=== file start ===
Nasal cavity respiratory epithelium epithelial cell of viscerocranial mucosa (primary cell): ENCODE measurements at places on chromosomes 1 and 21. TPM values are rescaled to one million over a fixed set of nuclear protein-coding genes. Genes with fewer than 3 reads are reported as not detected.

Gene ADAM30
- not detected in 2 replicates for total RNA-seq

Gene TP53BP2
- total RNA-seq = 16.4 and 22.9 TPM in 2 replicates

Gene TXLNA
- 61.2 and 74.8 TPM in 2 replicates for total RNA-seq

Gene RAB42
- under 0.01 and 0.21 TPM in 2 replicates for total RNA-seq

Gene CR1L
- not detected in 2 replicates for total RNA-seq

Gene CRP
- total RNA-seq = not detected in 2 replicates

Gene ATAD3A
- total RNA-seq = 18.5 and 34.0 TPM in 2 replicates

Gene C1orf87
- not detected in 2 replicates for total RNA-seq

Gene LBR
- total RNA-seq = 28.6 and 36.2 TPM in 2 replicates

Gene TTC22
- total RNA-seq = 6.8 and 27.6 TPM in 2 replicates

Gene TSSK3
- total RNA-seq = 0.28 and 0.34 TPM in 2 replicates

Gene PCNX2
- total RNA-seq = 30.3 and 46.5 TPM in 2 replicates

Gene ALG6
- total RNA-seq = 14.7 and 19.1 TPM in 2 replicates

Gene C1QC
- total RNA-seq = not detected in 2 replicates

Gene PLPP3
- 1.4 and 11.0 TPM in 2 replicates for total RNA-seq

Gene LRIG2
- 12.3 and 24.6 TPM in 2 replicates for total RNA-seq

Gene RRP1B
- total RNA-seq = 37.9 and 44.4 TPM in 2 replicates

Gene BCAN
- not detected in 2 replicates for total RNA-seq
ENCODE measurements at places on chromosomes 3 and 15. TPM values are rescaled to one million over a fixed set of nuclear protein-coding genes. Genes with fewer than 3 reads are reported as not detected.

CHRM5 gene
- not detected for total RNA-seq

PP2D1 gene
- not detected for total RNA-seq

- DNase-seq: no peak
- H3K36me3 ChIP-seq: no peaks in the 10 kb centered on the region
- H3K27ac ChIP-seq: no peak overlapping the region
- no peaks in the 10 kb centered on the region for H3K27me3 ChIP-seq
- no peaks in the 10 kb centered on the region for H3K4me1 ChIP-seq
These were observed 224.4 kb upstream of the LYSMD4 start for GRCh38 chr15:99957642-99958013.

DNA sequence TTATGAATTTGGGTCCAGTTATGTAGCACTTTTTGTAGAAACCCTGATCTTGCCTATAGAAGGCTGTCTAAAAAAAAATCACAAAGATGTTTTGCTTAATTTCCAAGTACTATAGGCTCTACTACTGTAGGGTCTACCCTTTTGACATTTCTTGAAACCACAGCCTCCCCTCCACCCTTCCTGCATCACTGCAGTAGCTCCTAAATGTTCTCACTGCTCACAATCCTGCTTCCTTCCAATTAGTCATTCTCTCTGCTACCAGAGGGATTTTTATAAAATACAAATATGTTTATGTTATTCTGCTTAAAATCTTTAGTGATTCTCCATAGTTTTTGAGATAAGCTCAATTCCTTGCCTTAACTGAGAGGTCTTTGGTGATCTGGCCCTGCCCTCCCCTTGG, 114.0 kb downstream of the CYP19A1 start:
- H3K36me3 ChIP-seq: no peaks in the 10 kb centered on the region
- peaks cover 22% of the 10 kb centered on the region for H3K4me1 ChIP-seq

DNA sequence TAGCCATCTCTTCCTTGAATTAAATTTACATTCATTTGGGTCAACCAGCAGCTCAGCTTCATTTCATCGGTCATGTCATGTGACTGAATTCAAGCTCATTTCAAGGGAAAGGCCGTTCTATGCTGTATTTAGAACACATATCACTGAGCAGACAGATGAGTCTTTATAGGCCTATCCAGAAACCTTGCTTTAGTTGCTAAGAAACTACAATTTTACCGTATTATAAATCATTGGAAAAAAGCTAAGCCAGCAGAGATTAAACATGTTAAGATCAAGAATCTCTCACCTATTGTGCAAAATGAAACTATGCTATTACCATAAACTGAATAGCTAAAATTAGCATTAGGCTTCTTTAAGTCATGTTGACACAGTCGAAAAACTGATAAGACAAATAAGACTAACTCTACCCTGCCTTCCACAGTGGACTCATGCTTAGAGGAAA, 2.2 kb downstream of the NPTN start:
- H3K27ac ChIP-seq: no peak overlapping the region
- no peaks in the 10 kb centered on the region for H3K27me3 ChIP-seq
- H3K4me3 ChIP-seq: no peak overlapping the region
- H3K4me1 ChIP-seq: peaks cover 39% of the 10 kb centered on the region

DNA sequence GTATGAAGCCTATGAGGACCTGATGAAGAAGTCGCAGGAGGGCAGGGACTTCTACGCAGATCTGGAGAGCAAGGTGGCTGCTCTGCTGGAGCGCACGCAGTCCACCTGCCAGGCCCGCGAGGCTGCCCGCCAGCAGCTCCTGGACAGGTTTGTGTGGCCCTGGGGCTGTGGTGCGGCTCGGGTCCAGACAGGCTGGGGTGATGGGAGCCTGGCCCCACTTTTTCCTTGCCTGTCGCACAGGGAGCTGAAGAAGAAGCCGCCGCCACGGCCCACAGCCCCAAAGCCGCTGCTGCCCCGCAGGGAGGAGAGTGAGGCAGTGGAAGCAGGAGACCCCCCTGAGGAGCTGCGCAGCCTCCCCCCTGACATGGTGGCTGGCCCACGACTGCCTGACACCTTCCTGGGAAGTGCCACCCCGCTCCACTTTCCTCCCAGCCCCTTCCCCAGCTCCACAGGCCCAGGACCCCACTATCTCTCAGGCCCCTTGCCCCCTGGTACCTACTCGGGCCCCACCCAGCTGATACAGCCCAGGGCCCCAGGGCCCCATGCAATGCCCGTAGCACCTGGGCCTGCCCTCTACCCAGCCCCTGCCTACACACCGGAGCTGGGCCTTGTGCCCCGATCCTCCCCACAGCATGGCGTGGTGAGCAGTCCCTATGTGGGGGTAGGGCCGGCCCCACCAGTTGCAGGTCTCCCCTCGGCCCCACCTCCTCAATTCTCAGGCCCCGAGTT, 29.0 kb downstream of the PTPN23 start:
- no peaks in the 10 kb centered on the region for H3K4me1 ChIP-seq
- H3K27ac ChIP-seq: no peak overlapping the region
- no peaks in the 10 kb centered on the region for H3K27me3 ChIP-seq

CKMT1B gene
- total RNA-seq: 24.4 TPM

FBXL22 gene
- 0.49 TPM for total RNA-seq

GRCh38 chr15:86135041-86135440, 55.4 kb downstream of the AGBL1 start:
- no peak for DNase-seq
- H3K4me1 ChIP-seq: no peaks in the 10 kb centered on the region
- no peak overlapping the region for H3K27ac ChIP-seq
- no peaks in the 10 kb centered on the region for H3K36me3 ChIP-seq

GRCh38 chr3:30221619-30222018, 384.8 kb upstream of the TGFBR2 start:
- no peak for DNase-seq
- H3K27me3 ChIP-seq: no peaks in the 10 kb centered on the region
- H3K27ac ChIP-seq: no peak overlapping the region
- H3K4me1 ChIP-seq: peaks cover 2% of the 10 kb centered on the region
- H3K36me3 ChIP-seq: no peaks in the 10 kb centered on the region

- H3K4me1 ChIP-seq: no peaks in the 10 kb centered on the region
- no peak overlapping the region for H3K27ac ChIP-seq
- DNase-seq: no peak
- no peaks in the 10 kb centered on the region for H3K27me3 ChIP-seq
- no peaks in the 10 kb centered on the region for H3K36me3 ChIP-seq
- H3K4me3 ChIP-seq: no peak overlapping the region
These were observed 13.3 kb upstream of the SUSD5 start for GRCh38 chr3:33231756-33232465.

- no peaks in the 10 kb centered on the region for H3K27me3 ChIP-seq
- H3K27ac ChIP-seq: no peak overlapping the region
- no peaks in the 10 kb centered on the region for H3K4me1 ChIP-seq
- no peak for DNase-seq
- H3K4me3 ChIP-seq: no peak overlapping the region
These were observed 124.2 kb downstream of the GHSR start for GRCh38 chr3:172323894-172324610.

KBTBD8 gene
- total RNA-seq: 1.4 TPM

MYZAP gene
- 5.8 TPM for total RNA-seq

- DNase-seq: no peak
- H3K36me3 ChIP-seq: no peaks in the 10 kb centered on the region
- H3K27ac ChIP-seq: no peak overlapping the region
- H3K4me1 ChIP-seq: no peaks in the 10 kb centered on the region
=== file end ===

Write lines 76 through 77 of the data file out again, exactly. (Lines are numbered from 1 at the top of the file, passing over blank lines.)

- H3K4me1 ChIP-seq: no peaks in the 10 kb centered on the region
- no peak overlapping the region for H3K27ac ChIP-seq